Our business, then, is to favor infant and other schools to the utmost, and to go on thanking government for the Irish School Bill, and reminding it that we want more, till general education becomes the law of our English land. Then there will be, among an incalculable number of other advantages, a wide opening for an improvement in our penal government.

The second great object, that of rendering our penal institutions no worse than they need be, is that which the Prison Discipline Society espouses.

None of the objects, with a view to which imprisonment should be conducted, can possibly be answered by the methods which prevailed before the Society began its exertions, and which have not yet given place sufficiently to the better system of discipline which they have partially introduced, and are striving to make general. Those objects


1st. The security of the community.

2d. The reformation of the offender.

3d. (a subordinate, though still important object)That the resources of the community should not be uselessly consumed by its criminals.

The security of a community is little promoted by a system which lodges a man in prison a debtor, and brings him out a ruffian; which imprisons him erring, and discharges him depraved; or turns a merely suspected man into a guilty one. Of the 120,000 prisoners yearly contained within the jails of the United Kingdom, a very large number must have gone in, in a moral condition less threatening to society than that of many whom they were about to join. Thousands of them were only debtors, thousands were young, many guilty of a first offence only, many innocent. For the short protection afforded to society by the temporary confinement of these 120,000, how dearly must it pay on their return to it! Some of its foes are removed by the gallows, others are sent abroad to spread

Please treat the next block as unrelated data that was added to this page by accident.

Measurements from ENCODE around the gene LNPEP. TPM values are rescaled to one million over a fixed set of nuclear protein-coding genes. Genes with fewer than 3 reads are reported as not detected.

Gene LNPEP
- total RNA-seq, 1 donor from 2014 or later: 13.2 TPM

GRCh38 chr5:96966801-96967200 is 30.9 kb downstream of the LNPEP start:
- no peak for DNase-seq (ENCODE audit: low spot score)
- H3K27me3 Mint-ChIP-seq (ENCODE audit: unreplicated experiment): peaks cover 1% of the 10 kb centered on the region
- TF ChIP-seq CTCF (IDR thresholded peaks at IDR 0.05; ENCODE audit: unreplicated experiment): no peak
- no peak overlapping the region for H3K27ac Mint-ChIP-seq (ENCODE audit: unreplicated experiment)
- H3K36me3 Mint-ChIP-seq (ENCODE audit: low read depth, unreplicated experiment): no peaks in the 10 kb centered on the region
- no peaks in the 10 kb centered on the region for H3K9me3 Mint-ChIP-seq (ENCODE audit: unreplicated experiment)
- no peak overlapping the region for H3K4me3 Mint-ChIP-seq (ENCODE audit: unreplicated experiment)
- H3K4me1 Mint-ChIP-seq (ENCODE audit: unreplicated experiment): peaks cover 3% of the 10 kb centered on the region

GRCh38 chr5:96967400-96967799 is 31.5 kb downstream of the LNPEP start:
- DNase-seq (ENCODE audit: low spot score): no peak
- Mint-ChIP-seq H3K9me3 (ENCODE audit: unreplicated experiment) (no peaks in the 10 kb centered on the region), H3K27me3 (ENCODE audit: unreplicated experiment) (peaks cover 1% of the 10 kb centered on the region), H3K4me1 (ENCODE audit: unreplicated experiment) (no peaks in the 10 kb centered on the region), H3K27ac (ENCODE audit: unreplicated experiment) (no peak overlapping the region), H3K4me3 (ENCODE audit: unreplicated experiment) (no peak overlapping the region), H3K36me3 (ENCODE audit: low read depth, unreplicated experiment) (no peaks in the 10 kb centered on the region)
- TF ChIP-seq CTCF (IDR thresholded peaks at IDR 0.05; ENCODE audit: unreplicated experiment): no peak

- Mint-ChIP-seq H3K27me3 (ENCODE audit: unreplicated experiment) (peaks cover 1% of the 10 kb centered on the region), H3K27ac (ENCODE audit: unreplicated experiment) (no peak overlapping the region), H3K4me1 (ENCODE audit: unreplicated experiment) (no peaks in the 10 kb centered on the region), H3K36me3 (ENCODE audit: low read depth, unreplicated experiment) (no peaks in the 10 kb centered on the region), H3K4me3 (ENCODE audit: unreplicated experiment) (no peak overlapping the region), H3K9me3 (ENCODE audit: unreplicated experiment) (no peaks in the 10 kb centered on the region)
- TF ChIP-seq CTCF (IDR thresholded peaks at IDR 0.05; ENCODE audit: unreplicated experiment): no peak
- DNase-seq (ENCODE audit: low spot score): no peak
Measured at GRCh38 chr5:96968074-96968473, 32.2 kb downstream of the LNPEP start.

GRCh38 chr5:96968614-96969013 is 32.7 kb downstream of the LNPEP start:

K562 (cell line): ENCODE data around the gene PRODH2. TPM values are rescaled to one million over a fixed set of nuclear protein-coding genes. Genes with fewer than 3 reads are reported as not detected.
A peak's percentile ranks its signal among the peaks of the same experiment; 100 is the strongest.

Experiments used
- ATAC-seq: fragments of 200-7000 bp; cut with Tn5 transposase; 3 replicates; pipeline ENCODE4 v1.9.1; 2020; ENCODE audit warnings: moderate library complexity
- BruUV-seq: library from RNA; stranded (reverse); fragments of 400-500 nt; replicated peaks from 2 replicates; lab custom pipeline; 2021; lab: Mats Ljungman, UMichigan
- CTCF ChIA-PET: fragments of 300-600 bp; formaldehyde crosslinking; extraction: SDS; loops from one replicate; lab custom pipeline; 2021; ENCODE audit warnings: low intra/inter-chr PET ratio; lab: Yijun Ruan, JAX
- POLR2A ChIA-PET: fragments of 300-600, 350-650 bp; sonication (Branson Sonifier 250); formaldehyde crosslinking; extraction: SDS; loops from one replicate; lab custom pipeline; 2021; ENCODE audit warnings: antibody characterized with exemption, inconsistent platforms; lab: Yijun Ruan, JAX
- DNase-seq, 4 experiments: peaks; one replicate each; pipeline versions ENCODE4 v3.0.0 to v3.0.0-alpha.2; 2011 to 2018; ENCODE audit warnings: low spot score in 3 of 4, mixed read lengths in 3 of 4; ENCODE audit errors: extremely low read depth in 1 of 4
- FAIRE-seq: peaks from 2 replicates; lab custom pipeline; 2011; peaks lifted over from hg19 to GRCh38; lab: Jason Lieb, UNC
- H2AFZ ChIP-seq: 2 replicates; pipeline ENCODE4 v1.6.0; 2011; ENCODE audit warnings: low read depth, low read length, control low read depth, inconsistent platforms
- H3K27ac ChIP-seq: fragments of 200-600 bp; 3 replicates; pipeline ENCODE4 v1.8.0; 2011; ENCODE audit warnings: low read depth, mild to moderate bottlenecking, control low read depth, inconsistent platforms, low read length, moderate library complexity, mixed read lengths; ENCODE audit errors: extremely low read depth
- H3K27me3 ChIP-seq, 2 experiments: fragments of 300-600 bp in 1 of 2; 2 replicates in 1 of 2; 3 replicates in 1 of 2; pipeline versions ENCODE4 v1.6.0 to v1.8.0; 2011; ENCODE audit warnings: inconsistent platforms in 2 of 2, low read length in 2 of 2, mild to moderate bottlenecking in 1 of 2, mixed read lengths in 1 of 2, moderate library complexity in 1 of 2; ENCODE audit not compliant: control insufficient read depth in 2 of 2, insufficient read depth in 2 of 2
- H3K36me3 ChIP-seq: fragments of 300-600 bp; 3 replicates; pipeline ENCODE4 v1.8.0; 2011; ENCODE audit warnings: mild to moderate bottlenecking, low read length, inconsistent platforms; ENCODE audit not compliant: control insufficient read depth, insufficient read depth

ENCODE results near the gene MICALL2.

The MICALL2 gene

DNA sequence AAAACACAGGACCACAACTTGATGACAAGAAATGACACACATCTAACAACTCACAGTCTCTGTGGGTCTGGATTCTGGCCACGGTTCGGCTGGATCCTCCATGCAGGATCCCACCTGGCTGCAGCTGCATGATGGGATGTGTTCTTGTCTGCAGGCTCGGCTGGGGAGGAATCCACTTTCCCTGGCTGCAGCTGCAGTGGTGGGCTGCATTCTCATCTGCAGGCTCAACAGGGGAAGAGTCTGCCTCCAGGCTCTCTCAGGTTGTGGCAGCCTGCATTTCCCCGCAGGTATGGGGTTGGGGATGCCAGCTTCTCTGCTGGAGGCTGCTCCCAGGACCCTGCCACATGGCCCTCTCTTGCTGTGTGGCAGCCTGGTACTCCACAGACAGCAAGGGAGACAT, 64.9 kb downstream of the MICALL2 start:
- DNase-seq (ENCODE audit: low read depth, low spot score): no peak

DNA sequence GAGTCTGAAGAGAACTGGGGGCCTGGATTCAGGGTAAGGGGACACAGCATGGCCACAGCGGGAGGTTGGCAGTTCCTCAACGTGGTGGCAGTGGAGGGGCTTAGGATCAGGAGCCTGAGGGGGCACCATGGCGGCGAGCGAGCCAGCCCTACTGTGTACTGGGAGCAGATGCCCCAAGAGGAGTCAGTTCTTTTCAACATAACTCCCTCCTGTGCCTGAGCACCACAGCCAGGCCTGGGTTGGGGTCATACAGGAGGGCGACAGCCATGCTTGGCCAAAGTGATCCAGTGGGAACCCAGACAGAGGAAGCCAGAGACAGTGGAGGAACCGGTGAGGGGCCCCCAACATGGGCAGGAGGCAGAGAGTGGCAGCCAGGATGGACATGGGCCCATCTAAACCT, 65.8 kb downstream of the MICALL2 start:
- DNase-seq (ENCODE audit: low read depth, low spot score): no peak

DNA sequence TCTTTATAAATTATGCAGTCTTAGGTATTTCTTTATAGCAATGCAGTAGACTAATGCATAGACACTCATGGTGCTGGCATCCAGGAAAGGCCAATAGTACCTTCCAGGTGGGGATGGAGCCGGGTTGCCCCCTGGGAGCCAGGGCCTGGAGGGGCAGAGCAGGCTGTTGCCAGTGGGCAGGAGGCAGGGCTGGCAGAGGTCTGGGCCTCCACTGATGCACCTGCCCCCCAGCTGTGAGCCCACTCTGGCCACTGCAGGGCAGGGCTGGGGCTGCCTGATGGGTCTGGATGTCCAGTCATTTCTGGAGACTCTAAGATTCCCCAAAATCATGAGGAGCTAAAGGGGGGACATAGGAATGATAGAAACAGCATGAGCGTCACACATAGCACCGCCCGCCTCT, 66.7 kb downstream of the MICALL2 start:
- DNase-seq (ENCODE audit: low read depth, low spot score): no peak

the contagion of their vices elsewhere; but in compensation of this riddance, the debtors come out ready to steal as well as defraud; the young educated to crime; the once over-tempted now hardened; the innocent corrupted. Thus is moral evil propagated by the very mode adopted to con

fine it, and society injured by the means ordained for its protection. The remedy must be found in classification, in restriction of intercourse, in keeping our prisons as clear as possible of offenders whose misdeeds are not of so bad a character as to render their seclusion necessary to the peace of the community, and in shortening, as much as possible, the period of imprisonment previous to trial.

"In respect to classification," observes the Report, "the prison-act directs that in every county jail or house of correction, the prisoners shall be divided into ten classes; and where these prisons are united together, twelve classes are required:" it is further enacted that "such further means of classification shall be adopted as the justices shall deem conducive to good order and discipline." "It appears, however, from the jail returns, that upwards of forty prisons have not even the lowest scale of classification required by law; and that there are only twenty-two united county prisons in which the minimum is exceeded. Wherever the numbers are large, a further division of classes in respect to age, character, and degrees of crime, is indispensable, in order to promote individual reformation, and prevent the mischievous effects of contamination.” — p. 23. There is much to be done then in rectifying the execution of the law while waiting for the amendment of the penal code.